31. mike k
    July 26, 2018 at 07:20

    The evil US Empire is bound by no laws.

    • July 26, 2018 at 09:39

      It’s evident every day.

  32. Joe
    July 26, 2018 at 05:15

    Thank you Mr McGovern …what would we do without the likes of you, Giraldi and others of your conviction and courage. I dearly miss I.F. Stone, Gore Vidal and Christopher Htichens. Surely there are others that will come to mind.

    • RnM
      July 26, 2018 at 04:21

      There’s a face that appears at just before 9 seconds.

  33. Joe Tedesky
    July 26, 2018 at 04:04

    David McCraw must read Consortiumnews.

  34. DFC
    July 26, 2018 at 03:04

    Sorry this is a little off topic, but a number of commentators have inquired about this film. It is available now, in perfect English for as long as it lasts. Andrey Nekrasov is a big a hero as Snowden & Assange for getting this out and is probably paying a huge price: (watch it while you can, it may not be up much longer)

    The Magnitsky Act -Behind the Scenes

    For anyone who does not know, it is about the $400,000,000 that got diverted from Russia, via Bill Browder to the Clinton Campaign that Putin mentioned in the Helsinki press conference last week. Watch the first 10 mins and you will be hooked. Absolutely SHOCKING and really lets you know who is running this world (ie: not the people).

    • NED
      July 26, 2018 at 17:06

      I started watching this documentary this morning, now it is gone. How do I see the rest of it?

      • Devil's Advocate
        July 26, 2018 at 18:09

        There’s a few links on YouTube. Resolution’s not great (480p), but…

      • Lisa
        July 26, 2018 at 18:18

        At this moment, the film is to be seen here:

        How long it stays available, nobody knows. It is appalling that Browder’s group is able to trace all appearances of the film and is able to ban them. Or is there any other plausible explanation?

      • rosemerry
        July 27, 2018 at 16:18

        I found it yesterday and immediately watched the whole two hours in case it disappeared. I found it on ICH (Information ClearingHouse) at the end of an article. Will check and return if I can.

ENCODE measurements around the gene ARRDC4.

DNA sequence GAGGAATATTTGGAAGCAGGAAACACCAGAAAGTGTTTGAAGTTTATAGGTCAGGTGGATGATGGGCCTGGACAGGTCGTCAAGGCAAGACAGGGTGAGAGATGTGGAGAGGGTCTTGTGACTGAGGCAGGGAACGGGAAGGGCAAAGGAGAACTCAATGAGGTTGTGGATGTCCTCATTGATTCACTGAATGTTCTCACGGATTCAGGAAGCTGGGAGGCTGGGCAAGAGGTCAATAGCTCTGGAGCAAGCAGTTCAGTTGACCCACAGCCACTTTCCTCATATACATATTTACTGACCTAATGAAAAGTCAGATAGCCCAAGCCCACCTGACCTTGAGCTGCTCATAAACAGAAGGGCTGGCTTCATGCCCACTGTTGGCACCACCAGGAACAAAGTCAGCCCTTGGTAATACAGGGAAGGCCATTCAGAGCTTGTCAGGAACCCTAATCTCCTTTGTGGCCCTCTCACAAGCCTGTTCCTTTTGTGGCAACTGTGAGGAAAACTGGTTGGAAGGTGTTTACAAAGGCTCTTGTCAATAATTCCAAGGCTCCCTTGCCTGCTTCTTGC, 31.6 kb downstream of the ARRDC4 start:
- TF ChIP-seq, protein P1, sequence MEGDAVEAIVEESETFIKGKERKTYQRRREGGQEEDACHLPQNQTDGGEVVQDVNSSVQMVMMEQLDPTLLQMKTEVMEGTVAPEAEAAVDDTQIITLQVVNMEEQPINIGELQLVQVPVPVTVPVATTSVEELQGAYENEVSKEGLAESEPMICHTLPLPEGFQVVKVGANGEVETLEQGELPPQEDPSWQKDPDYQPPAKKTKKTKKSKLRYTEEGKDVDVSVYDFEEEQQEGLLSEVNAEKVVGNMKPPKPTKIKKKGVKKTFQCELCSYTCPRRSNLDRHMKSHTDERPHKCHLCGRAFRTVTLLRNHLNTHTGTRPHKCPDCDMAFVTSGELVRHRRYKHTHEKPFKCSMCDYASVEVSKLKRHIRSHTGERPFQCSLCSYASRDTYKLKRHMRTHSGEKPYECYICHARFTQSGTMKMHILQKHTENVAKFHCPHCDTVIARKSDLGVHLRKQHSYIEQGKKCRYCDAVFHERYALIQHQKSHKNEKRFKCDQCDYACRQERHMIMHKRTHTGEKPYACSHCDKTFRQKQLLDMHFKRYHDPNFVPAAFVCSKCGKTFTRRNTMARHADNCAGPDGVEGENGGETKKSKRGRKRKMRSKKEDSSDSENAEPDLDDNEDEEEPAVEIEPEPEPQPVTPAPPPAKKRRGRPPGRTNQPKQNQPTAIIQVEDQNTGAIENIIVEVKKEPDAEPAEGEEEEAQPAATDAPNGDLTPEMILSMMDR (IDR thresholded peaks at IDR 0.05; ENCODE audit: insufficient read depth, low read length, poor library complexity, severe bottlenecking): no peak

35. Realist
    July 26, 2018 at 03:02

    If the American government thinks better of it and decides not to prosecute Mr. Assange (or perhaps offers him a plea bargain counting his time cloistered in the embassy against a short sentence), I wonder where he will choose and/or be allowed to live. Australia has abandoned him, and now Ecuador has betrayed him. He can’t trust any American vassal state within the EU, NATO or the Five Eyes (basically the Anglosphere). Would Putin allow him to run Wikileaks out of Russia? I suspect not. No free press throughout the Middle East, most of Africa or the “-stans” of Central Asia. China is not looking to harbor a gadfly of the West. Latin America is spotty, though Glenn Greenwald makes his home base Brasil, in spite of the de facto coup against the Left there. How well are human rights protected in places like India or Malaysia? Singapore, Burma and Thailand are too authoritarian. Arthur C. Clarke decamped in Sri Lanka for decades. Are there any truly sovereign island nations in the Indian Ocean or the South Pacific? Too bad Newt Gingrich didn’t get to establish his proposed Moon base. Julian might have managed Wikileaks from there, beyond the jurisdiction of any nation state on Earth.

    • July 26, 2018 at 03:45


      • maryam
        July 27, 2018 at 05:16

        New Zealand

    • Skip Scott
      July 26, 2018 at 07:43

      Assange would need the equivalent of “witness protection” to stay alive, probably including a new identity and a new face. Anonymity is his only hope.

    • July 27, 2018 at 00:06

      Assange finding asylum on the moon is a frivolous comment, and if frivolous comments are permitted, why not outrageous comments? Are there Jewish people who would be outrageous enough to begin to lobby for Julian Assange to be given political asylum in Israel? Would he accept such an idea? Just the discussion of such an idea might be helpful in in clearing some mental blocks.

      • Realist
        July 27, 2018 at 04:37

        “Assange finding asylum on the moon is a frivolous comment…”

        Yeah, but it underscores the paucity of venues that could pay the price to shield him against American wrath.

        In response to your invitation to discuss Israel as a plausible safe harbor for Assange, I should think his morals would preclude that possibility, even as a last resort. It would be repudiating everything he has stood for. As they say, “tell me who your friends are and I’ll tell you who you are.”

    • Zhu Ba Jie
      July 27, 2018 at 00:40

      Gingrich’s moon base would have been a prison, not an asylum.

  36. John A